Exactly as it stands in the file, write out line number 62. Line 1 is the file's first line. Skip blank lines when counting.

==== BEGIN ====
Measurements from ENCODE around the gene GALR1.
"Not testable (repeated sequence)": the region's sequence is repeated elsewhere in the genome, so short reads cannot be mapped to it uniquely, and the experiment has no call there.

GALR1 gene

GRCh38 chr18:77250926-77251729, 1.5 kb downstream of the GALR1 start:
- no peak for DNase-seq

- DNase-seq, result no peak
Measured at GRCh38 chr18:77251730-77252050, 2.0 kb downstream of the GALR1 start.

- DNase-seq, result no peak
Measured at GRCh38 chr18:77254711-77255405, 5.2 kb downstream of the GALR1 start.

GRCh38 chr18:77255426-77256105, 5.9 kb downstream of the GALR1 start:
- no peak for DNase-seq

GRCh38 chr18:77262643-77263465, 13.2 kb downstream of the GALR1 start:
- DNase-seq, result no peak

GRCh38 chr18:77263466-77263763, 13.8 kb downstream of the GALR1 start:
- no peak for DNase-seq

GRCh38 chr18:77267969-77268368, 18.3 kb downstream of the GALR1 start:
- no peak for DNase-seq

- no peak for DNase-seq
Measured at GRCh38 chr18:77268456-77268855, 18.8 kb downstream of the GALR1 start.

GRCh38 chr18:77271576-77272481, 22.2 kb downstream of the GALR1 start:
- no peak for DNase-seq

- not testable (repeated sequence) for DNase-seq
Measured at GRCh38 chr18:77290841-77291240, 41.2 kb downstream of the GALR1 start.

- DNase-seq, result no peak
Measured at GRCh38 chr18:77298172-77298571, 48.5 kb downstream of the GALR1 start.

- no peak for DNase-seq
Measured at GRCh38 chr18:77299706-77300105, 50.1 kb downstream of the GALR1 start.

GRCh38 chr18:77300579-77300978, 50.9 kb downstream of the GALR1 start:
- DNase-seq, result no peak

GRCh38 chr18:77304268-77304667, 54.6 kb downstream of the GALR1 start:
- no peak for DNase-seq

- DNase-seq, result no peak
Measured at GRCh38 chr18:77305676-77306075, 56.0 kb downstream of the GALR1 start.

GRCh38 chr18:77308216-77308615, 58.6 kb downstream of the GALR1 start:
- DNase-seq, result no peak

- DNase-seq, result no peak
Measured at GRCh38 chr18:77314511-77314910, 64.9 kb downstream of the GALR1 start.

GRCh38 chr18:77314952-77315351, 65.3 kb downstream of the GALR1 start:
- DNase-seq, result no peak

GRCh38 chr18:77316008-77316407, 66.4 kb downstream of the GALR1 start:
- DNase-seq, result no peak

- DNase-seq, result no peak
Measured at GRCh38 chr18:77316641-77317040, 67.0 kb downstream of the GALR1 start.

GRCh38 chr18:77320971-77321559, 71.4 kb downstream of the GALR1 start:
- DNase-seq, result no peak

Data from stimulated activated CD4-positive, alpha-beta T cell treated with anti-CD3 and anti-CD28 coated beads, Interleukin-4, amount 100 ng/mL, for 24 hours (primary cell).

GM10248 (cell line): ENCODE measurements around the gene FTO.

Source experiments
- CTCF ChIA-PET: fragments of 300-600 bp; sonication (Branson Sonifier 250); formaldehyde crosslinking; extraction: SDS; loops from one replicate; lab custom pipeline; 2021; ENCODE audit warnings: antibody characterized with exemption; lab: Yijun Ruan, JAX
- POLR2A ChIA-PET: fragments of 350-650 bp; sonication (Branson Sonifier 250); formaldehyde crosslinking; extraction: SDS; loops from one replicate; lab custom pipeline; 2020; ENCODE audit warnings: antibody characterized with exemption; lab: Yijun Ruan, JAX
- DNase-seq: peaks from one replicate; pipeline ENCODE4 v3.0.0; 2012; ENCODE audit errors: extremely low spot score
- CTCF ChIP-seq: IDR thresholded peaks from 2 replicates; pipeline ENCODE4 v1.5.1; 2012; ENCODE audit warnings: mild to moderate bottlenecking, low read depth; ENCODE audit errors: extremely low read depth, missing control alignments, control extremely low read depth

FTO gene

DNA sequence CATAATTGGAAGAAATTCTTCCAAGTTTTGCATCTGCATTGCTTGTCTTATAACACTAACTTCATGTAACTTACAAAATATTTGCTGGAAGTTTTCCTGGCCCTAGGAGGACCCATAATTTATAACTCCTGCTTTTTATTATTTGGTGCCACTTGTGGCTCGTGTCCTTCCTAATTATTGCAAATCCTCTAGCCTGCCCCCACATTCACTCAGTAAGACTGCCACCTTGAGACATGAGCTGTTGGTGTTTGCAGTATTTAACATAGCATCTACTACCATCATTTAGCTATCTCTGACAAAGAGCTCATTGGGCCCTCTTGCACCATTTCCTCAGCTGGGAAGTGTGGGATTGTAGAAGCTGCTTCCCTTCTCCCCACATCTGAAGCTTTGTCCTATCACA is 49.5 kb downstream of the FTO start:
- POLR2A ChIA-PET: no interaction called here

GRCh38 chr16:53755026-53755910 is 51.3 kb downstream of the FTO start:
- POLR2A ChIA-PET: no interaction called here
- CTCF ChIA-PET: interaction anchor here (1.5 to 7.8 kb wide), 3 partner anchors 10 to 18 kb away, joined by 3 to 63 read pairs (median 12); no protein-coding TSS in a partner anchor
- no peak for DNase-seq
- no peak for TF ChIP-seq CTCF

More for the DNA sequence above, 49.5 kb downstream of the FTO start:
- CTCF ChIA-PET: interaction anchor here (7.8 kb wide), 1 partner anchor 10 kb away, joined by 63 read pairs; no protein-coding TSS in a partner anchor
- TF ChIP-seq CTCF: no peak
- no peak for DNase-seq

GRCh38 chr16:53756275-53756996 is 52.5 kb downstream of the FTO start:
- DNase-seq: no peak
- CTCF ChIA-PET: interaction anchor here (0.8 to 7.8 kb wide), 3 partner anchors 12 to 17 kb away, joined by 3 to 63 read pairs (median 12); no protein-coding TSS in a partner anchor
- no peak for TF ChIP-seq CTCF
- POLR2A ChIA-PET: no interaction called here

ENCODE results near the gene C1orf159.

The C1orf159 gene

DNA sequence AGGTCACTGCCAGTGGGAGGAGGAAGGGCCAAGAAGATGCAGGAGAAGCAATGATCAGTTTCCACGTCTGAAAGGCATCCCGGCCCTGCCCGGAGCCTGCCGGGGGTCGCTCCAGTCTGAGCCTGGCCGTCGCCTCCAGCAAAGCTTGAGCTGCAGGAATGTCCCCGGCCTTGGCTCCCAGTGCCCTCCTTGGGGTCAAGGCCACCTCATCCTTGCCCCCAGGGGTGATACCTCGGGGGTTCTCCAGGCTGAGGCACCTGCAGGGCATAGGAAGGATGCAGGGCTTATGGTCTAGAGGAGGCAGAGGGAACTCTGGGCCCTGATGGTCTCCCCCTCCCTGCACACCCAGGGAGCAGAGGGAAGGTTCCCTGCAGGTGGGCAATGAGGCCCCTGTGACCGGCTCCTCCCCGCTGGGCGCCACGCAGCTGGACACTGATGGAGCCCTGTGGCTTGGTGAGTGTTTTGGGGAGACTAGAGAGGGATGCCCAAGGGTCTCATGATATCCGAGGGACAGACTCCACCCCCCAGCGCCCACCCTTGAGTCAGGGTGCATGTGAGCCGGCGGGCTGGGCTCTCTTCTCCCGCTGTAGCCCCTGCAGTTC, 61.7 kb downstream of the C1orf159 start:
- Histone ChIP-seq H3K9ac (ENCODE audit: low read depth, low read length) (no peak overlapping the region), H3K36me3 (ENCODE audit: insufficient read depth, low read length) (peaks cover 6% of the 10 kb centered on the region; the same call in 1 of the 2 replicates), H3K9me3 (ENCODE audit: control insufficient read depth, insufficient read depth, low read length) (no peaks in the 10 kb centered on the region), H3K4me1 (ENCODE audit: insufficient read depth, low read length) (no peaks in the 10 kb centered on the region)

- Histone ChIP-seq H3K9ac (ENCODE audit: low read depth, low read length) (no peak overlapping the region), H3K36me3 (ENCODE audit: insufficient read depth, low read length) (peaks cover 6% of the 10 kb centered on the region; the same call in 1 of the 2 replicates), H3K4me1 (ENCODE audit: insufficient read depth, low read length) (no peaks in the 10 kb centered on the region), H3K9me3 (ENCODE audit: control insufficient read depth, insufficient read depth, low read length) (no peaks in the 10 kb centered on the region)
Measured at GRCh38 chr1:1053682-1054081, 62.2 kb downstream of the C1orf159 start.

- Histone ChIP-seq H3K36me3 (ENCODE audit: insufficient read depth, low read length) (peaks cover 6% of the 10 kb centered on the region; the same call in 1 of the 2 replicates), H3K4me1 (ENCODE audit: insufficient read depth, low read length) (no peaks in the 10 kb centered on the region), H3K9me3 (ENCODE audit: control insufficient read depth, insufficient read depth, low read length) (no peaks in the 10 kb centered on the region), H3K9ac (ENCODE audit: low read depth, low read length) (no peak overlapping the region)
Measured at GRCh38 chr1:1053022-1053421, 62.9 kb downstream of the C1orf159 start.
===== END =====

- CTCF ChIA-PET: interaction anchor here (7.8 kb wide), 1 partner anchor 10 kb away, joined by 63 read pairs; no protein-coding TSS in a partner anchor